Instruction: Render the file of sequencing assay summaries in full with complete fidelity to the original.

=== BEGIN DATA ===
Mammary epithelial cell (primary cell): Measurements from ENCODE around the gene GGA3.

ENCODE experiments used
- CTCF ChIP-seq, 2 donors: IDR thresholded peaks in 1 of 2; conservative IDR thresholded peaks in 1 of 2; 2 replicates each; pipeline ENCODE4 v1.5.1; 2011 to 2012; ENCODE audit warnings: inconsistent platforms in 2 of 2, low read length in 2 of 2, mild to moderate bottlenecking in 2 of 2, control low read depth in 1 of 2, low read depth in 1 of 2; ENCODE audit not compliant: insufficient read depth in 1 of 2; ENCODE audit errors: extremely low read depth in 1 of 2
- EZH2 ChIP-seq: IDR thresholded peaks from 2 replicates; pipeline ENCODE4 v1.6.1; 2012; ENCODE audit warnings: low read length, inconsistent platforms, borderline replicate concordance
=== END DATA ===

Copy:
Mammary epithelial cell (primary cell): Measurements from ENCODE around the gene GGA3.

ENCODE experiments used
- CTCF ChIP-seq, 2 donors: IDR thresholded peaks in 1 of 2; conservative IDR thresholded peaks in 1 of 2; 2 replicates each; pipeline ENCODE4 v1.5.1; 2011 to 2012; ENCODE audit warnings: inconsistent platforms in 2 of 2, low read length in 2 of 2, mild to moderate bottlenecking in 2 of 2, control low read depth in 1 of 2, low read depth in 1 of 2; ENCODE audit not compliant: insufficient read depth in 1 of 2; ENCODE audit errors: extremely low read depth in 1 of 2
- EZH2 ChIP-seq: IDR thresholded peaks from 2 replicates; pipeline ENCODE4 v1.6.1; 2012; ENCODE audit warnings: low read length, inconsistent platforms, borderline replicate concordance